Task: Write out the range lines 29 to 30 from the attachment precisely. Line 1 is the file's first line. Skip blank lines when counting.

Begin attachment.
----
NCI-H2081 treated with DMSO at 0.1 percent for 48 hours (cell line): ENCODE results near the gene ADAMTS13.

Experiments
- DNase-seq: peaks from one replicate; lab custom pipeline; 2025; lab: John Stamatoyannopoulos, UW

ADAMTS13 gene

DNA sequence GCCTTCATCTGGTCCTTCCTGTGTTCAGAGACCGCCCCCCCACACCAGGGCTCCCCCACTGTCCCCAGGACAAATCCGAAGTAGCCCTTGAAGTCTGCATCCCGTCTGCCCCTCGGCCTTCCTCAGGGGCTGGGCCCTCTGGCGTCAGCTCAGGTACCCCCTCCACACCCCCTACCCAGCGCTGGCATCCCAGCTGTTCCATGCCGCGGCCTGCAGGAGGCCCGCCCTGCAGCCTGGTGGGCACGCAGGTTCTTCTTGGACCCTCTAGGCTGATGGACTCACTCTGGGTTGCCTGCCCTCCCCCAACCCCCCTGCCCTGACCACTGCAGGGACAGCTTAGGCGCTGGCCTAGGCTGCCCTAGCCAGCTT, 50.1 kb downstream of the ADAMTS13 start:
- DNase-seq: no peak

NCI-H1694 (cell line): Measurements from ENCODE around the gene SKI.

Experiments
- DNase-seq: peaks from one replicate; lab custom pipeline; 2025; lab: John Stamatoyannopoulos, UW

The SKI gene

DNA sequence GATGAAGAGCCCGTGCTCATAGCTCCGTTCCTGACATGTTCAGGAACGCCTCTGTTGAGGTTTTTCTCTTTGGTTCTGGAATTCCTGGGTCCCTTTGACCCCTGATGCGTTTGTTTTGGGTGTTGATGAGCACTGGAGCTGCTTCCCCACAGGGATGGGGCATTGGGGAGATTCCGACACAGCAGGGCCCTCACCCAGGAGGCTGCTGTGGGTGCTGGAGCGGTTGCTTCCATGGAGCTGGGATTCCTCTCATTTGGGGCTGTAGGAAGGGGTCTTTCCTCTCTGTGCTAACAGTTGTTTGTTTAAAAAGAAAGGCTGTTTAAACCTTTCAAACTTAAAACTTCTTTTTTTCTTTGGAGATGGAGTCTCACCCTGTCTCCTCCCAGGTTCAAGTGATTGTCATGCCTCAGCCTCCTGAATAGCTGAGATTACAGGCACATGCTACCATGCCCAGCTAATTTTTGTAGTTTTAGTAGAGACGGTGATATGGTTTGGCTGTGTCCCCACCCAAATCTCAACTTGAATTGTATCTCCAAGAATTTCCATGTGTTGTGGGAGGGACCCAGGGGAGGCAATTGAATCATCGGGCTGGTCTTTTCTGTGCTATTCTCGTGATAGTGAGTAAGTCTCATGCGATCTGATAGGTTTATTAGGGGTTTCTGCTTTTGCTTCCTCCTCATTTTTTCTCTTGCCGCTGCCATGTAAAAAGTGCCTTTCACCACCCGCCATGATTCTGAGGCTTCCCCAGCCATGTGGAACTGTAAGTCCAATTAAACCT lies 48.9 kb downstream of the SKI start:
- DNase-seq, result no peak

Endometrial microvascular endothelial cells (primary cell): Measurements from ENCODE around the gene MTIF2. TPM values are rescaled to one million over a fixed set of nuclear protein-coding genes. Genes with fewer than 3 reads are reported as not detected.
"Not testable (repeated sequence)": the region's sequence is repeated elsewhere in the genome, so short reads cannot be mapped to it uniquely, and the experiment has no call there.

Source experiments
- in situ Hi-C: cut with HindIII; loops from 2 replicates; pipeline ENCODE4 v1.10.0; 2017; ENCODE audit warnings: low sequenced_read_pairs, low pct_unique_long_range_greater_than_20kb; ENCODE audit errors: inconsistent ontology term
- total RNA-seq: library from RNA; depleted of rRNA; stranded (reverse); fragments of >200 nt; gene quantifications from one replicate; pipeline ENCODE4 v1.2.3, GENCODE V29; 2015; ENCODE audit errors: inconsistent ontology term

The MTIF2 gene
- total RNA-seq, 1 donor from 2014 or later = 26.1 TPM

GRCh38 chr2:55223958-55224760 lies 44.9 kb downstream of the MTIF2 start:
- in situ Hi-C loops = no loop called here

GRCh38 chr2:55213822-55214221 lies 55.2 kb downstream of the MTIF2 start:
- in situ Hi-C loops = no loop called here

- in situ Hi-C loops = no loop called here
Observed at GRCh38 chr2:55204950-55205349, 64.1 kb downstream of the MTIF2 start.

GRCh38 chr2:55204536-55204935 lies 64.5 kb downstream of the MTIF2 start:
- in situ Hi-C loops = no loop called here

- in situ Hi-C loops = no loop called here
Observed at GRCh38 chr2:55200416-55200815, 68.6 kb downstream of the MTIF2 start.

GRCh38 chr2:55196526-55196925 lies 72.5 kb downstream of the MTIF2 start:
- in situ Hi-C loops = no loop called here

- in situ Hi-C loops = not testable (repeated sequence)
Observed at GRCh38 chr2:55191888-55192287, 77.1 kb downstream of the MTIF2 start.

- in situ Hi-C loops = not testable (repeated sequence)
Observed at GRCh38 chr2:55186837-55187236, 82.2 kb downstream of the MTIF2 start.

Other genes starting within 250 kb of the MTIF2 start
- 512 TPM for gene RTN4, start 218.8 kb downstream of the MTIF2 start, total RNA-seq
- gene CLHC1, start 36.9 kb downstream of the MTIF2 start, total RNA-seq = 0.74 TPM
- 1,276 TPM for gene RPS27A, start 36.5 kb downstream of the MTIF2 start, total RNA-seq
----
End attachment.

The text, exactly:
Observed at GRCh38 chr2:55200416-55200815, 68.6 kb downstream of the MTIF2 start.

GRCh38 chr2:55196526-55196925 lies 72.5 kb downstream of the MTIF2 start: